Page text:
Using a telephoto lens, in 2013 photographer Arne Svenson took pictures of residents in their downtown New York apartments without their knowledge. When these works, collectively forming the series ‘The Neighbours’, were first exhibited that year at Julie Saul Gallery they sparked controversy, and a lawsuit. 

Last week the unanimous decision of a seven-panel judge in the state courts was that Svenson’s work was within the remit of the First Amendment, and that those rights outweighed a person’s right to privacy within a cramped city such as New York.

In New York, laws prohibit “non-consensual use of a person’s name, portrait or picture for advertising or trade purposes.” However, the laws also allow an exception for news media and so-called “matters of public concern.” Artistic expression in the form of artwork fell under the category of ‘public interest’, Justice Dianne Renwick explained, and therefore  “must therefore be given the same leeway extended to the press under the newsworthy and public concern exemption to the statutory tort of invasion of privacy.”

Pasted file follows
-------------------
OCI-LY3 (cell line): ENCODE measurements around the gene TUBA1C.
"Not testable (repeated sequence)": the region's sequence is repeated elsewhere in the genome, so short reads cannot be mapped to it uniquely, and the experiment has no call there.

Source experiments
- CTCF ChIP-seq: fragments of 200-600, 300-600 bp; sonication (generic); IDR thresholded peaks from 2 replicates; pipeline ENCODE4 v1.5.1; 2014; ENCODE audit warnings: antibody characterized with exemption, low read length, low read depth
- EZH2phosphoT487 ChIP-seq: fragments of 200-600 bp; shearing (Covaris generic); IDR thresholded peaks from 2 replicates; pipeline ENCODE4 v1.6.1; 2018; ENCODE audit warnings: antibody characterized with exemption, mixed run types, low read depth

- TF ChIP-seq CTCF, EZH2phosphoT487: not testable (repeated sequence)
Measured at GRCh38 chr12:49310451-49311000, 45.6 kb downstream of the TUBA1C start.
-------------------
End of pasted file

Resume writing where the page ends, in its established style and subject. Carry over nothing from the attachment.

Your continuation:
However, the panel were apparently unsettled by the images and asked for New York state privacy laws to be expanded. Judge Renwick wrote: “Many people would be rightfully offended by the intrusive manner in which the photographs were taken. In these times of heightened threats to privacy posed by new and ever more invasive technologies, we call upon the legislature to revisit this important issue, as we are constrained to apply the law as it exists.”

The exhibition ‘The Workers’, the follow-up to the ‘The Neighbours’, is currently on view at Julie Saul Gallery until 30 May.

Read more in The New Yorker